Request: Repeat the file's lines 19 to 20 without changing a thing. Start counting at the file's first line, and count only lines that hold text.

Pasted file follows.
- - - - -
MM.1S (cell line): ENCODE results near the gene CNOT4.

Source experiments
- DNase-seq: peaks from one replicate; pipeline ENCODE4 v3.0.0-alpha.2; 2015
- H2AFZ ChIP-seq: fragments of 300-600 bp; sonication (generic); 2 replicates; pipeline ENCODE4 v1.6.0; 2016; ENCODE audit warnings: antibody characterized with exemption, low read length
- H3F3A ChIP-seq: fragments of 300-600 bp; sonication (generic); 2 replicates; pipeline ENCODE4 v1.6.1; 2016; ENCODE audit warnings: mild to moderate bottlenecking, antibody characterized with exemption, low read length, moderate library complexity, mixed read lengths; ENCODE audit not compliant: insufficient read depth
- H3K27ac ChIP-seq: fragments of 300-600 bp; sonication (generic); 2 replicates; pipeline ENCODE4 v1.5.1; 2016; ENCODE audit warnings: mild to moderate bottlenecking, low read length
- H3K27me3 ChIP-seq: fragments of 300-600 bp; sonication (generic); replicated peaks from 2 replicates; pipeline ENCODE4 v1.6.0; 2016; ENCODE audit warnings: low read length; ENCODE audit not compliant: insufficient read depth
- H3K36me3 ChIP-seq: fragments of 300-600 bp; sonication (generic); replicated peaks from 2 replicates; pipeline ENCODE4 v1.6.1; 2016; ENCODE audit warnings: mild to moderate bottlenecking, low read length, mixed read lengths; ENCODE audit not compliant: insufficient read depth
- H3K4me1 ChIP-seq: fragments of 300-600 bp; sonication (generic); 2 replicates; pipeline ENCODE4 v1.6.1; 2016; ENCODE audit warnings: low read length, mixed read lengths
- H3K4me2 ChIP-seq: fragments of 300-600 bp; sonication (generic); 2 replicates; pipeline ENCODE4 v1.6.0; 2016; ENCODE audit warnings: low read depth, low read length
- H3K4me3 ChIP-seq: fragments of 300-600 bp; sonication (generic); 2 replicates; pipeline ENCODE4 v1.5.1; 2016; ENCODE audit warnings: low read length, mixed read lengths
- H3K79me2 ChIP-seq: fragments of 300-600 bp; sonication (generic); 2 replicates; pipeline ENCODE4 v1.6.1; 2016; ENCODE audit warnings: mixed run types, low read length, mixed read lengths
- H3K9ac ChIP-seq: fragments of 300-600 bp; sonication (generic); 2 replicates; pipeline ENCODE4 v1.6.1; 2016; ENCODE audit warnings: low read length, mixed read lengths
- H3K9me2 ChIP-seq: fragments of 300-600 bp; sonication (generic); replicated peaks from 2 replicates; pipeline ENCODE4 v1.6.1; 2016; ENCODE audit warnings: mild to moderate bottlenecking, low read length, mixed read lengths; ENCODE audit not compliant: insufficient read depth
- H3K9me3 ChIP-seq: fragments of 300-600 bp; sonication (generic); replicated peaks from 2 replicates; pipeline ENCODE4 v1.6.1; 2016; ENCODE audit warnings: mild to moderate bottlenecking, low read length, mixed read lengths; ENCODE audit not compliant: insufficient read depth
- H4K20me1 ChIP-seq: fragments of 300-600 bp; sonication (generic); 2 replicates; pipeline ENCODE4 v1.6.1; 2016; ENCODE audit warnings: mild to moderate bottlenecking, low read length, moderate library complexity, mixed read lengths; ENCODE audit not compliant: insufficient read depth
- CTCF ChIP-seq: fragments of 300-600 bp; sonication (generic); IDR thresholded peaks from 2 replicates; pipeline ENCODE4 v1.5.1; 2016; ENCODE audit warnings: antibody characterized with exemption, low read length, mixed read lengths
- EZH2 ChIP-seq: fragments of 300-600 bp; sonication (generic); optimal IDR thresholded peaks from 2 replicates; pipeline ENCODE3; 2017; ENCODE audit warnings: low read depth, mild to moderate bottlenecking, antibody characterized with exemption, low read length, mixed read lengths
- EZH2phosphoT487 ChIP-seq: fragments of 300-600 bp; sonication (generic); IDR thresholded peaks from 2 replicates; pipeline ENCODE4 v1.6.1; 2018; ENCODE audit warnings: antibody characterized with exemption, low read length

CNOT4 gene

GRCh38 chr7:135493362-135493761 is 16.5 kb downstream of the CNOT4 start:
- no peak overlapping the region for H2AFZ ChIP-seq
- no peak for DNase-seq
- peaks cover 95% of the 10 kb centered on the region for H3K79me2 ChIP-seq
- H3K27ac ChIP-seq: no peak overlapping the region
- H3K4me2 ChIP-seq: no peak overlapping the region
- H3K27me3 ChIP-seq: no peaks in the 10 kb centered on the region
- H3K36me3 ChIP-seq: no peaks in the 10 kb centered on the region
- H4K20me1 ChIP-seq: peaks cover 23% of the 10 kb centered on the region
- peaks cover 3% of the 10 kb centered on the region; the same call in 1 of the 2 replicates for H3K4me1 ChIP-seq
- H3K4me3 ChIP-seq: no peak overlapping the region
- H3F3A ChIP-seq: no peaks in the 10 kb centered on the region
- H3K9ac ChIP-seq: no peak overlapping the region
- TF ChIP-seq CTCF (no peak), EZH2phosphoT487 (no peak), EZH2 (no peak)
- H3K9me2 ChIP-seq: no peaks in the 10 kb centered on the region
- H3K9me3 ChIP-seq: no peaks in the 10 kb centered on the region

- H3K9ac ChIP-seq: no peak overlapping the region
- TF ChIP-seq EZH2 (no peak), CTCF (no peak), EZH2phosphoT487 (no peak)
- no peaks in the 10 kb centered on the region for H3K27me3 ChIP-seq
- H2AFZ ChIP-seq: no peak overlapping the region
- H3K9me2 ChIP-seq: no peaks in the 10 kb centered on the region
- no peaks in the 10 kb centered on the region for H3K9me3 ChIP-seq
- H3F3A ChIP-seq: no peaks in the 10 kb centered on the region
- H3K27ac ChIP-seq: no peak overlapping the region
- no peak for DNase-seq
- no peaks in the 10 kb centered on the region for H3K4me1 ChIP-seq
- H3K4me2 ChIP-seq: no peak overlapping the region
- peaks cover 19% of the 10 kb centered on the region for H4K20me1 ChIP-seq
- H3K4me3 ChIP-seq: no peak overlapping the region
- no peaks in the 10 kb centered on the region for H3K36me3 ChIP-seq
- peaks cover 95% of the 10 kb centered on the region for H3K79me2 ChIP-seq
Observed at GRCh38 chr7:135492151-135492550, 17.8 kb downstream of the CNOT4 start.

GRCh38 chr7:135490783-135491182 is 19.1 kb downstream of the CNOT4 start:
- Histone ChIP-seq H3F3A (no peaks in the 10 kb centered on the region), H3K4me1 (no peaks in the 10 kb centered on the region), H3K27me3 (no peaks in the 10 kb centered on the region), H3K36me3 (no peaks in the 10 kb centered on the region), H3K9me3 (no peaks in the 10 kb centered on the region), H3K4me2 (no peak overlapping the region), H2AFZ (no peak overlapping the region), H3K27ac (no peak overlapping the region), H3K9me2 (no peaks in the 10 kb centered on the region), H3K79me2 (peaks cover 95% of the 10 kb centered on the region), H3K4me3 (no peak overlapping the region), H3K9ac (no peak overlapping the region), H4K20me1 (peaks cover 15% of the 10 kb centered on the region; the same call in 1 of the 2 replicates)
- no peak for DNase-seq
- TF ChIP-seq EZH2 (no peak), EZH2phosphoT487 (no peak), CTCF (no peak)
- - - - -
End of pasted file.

- EZH2phosphoT487 ChIP-seq: fragments of 300-600 bp; sonication (generic); IDR thresholded peaks from 2 replicates; pipeline ENCODE4 v1.6.1; 2018; ENCODE audit warnings: antibody characterized with exemption, low read length

CNOT4 gene